More of the Best Books About California

More of the Best Books About California


One of my favorite books about Los Angeles is Eve Babitz’s witty collection of essays “Slow Days, Fast Company.” The first time I read it, a few years ago, while living in L.A., I was struck by how a book published in 1977 — telling bold and sharply observed stories of L.A.’s bohemian artist class — could still ring true so many years later.

Christen Rensing, a reader who lives in Malibu, says the book was an impetus for him to move to California, despite the “pyrite promise” of Hollywood. “‘Slow Days, Fast Company’ is, as nearly all of Babitz’s works are, a love letter to California, but more specifically Los Angeles, which has shaped my view of the Golden State entirely,” he writes.

Babitz’s book is one of several we’ve added to our California reading list, a project of this newsletter to recommend the best books about the state. You can find the full list of novels and nonfiction here. The latest additions are shown in boldface.

If you’d like to suggest a book for the list, send an email to CAtoday@nytimes.com. Please include your full name, the city where you live and a few sentences about why your choice should be included.

Here are some other titles we’re adding, along with what readers shared about them:

“The Human Comedy” by William Saroyan (1943)

“William Saroyan is our California son from another mother. Because many of his stories are through his Armenian family’s lens, they all paint the picture of the creation of our state. This list is not complete without Mr. Saroyan’s perspective.” — Stephanie Wilson, Simi Valley

“The Library Book” by Susan Orlean (2018)

“While the book is based around the Central Library fire in 1986, it is also a deep dive into Los Angeles culture and politics of the time. It is a must read for any lover of books and libraries.” — Blair Lord, Monrovia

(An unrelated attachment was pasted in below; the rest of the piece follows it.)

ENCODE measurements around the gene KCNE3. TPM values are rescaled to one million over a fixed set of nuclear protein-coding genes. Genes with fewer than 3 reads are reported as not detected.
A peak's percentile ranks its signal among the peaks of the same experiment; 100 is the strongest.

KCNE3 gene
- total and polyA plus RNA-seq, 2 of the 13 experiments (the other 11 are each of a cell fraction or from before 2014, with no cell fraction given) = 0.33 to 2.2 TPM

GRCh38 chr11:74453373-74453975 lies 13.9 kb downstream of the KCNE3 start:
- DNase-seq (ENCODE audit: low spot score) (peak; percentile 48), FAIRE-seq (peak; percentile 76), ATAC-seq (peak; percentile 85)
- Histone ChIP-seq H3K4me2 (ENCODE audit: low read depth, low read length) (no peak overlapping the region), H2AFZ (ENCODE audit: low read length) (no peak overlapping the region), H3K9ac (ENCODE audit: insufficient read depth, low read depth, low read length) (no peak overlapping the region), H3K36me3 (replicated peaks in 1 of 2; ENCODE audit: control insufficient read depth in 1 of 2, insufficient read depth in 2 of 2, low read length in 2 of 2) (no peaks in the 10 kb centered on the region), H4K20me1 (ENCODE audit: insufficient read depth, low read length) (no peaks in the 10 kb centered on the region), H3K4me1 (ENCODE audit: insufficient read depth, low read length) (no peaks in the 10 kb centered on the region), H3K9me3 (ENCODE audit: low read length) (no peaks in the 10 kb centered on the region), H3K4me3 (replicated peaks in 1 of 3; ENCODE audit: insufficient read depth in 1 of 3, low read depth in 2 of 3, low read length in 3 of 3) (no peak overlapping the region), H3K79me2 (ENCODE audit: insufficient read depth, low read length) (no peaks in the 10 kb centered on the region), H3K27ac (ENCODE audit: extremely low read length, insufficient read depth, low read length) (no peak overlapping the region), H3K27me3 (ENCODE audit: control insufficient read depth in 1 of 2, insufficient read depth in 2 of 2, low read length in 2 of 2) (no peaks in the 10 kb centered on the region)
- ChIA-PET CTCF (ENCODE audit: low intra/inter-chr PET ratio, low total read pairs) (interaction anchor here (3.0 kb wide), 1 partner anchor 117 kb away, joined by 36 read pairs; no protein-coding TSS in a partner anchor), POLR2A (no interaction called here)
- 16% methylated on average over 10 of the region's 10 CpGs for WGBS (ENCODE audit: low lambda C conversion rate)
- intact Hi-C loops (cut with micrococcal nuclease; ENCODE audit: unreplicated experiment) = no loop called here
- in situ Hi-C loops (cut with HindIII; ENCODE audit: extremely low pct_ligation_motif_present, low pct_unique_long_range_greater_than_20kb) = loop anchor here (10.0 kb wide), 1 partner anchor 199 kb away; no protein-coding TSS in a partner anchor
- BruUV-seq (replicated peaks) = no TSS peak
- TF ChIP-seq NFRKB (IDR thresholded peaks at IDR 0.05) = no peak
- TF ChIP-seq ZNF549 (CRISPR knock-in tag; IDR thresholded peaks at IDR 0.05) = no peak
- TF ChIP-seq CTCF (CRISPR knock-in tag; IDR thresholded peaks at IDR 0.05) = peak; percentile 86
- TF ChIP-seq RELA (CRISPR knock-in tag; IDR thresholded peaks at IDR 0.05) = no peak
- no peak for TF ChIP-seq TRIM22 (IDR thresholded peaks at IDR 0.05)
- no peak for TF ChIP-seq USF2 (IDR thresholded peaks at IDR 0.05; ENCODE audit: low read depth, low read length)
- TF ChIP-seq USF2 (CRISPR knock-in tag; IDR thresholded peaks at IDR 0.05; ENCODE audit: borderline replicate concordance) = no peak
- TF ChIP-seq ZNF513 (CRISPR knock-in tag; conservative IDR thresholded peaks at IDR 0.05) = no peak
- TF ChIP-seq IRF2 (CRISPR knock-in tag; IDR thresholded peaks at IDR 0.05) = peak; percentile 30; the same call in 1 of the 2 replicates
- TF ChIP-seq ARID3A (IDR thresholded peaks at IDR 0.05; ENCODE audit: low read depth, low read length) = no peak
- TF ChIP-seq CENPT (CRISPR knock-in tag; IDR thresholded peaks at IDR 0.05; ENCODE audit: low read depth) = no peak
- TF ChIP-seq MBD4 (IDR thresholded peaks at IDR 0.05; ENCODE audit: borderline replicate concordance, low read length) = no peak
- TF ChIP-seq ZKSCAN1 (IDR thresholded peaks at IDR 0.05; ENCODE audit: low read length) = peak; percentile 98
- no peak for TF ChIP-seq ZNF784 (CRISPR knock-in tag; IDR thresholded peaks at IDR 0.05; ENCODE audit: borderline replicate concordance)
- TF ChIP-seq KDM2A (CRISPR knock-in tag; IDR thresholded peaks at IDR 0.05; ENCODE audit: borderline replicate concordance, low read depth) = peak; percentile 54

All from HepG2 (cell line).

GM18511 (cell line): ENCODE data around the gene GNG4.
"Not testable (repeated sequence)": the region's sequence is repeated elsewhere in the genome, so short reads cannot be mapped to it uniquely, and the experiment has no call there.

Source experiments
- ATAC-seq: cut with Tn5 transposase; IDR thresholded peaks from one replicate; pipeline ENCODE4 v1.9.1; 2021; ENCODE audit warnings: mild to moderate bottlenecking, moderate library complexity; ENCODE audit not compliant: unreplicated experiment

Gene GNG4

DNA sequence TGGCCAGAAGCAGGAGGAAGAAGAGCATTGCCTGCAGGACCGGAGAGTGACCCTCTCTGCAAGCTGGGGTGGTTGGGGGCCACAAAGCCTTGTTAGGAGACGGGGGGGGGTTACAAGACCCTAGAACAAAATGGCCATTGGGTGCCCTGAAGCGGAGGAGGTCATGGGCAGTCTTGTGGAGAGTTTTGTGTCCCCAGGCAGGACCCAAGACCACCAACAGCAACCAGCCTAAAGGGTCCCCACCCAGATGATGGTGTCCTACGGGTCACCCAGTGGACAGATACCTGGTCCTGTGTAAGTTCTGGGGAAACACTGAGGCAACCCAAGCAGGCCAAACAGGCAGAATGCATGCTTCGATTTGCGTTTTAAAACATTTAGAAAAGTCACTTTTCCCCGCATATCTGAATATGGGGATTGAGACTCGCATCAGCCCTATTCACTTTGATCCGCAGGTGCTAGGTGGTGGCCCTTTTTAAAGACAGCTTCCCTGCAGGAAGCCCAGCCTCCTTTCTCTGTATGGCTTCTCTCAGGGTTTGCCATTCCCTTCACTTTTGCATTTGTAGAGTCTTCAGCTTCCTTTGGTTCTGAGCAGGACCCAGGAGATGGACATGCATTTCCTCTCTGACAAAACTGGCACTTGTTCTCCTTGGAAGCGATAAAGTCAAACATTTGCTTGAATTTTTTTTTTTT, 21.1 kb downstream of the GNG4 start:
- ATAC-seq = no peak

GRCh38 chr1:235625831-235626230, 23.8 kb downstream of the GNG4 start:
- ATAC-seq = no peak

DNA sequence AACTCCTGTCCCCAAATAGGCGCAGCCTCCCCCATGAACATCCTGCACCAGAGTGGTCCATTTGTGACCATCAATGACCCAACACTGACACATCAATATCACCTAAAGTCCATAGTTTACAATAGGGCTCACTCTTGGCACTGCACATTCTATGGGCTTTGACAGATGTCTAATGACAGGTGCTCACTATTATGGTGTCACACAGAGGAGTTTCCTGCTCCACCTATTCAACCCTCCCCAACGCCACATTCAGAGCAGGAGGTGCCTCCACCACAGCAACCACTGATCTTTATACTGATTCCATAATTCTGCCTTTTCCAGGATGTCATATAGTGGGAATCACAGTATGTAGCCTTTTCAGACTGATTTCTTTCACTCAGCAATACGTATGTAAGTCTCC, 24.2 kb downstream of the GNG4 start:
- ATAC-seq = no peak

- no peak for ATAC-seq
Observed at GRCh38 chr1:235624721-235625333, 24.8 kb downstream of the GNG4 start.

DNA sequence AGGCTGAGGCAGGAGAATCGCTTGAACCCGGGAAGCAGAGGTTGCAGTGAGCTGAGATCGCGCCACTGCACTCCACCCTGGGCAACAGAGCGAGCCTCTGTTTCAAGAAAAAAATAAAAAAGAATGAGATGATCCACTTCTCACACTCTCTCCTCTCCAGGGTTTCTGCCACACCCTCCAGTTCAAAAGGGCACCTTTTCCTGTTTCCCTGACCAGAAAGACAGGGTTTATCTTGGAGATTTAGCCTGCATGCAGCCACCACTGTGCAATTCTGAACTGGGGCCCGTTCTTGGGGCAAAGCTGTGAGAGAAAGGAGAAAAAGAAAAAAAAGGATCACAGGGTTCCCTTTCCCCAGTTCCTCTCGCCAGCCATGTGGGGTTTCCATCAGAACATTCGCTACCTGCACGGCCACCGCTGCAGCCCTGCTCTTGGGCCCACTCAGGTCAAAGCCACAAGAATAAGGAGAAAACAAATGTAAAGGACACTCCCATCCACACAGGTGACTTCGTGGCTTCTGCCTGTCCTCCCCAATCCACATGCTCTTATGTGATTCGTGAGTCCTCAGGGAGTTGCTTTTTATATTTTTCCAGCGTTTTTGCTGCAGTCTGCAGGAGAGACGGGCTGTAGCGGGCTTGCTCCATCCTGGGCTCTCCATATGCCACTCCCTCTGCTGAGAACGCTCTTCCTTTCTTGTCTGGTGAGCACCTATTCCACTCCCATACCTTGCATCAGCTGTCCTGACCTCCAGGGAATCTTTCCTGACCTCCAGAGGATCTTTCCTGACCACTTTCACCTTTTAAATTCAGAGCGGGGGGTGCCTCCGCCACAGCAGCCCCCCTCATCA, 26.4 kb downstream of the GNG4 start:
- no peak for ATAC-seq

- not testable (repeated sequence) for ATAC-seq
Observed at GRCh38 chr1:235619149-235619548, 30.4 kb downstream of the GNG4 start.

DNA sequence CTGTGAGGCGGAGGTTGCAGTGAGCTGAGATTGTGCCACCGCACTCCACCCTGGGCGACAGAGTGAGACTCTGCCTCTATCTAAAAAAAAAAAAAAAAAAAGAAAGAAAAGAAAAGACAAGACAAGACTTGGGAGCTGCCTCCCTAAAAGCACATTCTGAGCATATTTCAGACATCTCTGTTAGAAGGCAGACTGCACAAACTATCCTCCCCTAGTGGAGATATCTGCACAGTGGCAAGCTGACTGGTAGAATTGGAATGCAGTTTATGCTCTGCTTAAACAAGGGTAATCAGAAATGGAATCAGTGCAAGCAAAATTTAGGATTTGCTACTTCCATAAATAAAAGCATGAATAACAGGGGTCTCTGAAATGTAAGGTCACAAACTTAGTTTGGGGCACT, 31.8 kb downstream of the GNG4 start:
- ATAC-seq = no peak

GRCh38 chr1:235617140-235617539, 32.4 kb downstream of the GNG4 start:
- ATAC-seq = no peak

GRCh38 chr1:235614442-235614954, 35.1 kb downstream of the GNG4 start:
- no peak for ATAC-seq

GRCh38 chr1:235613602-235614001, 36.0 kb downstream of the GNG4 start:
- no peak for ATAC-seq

“Storm” by George R. Stewart (1941)

“This is an eco-novel about a massive winter storm that hits California after a summer/fall drought. It begins in San Francisco when a junior meteorologist in the Weather Bureau takes note of an anomaly and plots ‘an incipient little whorl’ on the weather map — a developing storm he privately dubs Maria. The locales throughout California will be familiar. Although I first read this book 40 years ago, it’s still pertinent.” — Angela Heiss, Midpines

“A Place at the Nayarit” by Natalia Molina (2022)

“Molina has taken the story of her grandmother’s restaurant, the Nayarit in Echo Park, and woven it into a compelling historical account of the neighborhood and the people who lived there. Maybe it is because it is centered in a real-life place (although long gone), or maybe because the stories feel real and authentic, the history presented feels extraordinarily relevant and meaningful in ways that other histories do not.” — Elee Wood, San Marino

“The King and Queen of Malibu: The True Story of the Battle for Paradise” by David K. Randall (2016)

“This is the true story of Frederick and May Rindge, he a Harvard graduate and she a Midwestern farm girl, who came to Los Angeles in 1887 when it was still a frontier town. They were hugely wealthy, and they bought all of the land that is now Malibu. After Frederick’s death in 1905, May spent the next 30 years fighting everyone to maintain Malibu as it was. I grew up in Southern California, and I learned things in this book that were totally new to me. It is a fascinating story of the area and the people.” — Juliane McAdam, Los Osos



Helms Ategeka, an Oakland teenager, was accepted at 122 of the more than 150 colleges where he applied and was offered more than $5 million in grants and scholarships, CNN reports.

Ategeka, who is interested in pursuing a music degree, faced initial resistance to his choice of major from his father, who was hoping that his son would work toward a career with more financial stability. But then came the slew of acceptance letters. “He’s so confident that music is what he wants to do, it would be a disservice for me to try to guide him otherwise,” said his father, Chris Ategeka.

A few of the colleges that accepted Ategeka are Bard College, Drexel and the University of California, Berkeley. After spending time researching each school, Ategeka has decided to attend Berkeley, his father’s alma mater.


Thanks for reading. I’ll be back tomorrow. — Soumya

P.S. Here’s today’s Mini Crossword.

Halina Bennet and Briana Scalia contributed to California Today. You can reach the team at CAtoday@nytimes.com.

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